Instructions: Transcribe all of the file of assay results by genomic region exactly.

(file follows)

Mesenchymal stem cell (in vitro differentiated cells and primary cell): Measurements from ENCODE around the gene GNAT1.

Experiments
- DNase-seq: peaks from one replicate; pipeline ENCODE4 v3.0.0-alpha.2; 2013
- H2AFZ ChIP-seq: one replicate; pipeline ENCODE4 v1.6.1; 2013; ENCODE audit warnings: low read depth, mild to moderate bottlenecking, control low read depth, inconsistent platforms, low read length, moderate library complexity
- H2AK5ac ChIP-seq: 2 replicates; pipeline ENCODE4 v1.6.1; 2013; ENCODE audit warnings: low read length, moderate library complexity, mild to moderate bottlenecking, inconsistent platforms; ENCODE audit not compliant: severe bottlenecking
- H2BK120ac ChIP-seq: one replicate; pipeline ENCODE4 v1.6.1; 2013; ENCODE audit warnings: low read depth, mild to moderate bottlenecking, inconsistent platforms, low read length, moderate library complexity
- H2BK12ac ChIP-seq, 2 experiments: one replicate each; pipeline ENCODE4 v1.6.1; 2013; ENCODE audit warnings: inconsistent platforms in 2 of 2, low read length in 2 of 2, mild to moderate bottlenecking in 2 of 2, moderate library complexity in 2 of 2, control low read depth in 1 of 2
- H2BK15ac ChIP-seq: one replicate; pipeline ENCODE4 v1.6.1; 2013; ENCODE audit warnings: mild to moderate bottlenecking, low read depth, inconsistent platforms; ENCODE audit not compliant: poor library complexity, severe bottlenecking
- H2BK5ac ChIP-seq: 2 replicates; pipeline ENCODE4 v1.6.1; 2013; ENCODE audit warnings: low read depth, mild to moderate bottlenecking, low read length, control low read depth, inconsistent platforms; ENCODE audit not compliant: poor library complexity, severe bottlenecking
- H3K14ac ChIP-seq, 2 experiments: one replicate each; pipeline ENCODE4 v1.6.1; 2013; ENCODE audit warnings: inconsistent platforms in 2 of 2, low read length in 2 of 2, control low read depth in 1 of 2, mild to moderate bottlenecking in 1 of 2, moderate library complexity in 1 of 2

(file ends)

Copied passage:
Mesenchymal stem cell (in vitro differentiated cells and primary cell): Measurements from ENCODE around the gene GNAT1.

Experiments
- DNase-seq: peaks from one replicate; pipeline ENCODE4 v3.0.0-alpha.2; 2013
- H2AFZ ChIP-seq: one replicate; pipeline ENCODE4 v1.6.1; 2013; ENCODE audit warnings: low read depth, mild to moderate bottlenecking, control low read depth, inconsistent platforms, low read length, moderate library complexity
- H2AK5ac ChIP-seq: 2 replicates; pipeline ENCODE4 v1.6.1; 2013; ENCODE audit warnings: low read length, moderate library complexity, mild to moderate bottlenecking, inconsistent platforms; ENCODE audit not compliant: severe bottlenecking
- H2BK120ac ChIP-seq: one replicate; pipeline ENCODE4 v1.6.1; 2013; ENCODE audit warnings: low read depth, mild to moderate bottlenecking, inconsistent platforms, low read length, moderate library complexity
- H2BK12ac ChIP-seq, 2 experiments: one replicate each; pipeline ENCODE4 v1.6.1; 2013; ENCODE audit warnings: inconsistent platforms in 2 of 2, low read length in 2 of 2, mild to moderate bottlenecking in 2 of 2, moderate library complexity in 2 of 2, control low read depth in 1 of 2
- H2BK15ac ChIP-seq: one replicate; pipeline ENCODE4 v1.6.1; 2013; ENCODE audit warnings: mild to moderate bottlenecking, low read depth, inconsistent platforms; ENCODE audit not compliant: poor library complexity, severe bottlenecking
- H2BK5ac ChIP-seq: 2 replicates; pipeline ENCODE4 v1.6.1; 2013; ENCODE audit warnings: low read depth, mild to moderate bottlenecking, low read length, control low read depth, inconsistent platforms; ENCODE audit not compliant: poor library complexity, severe bottlenecking
- H3K14ac ChIP-seq, 2 experiments: one replicate each; pipeline ENCODE4 v1.6.1; 2013; ENCODE audit warnings: inconsistent platforms in 2 of 2, low read length in 2 of 2, control low read depth in 1 of 2, mild to moderate bottlenecking in 1 of 2, moderate library complexity in 1 of 2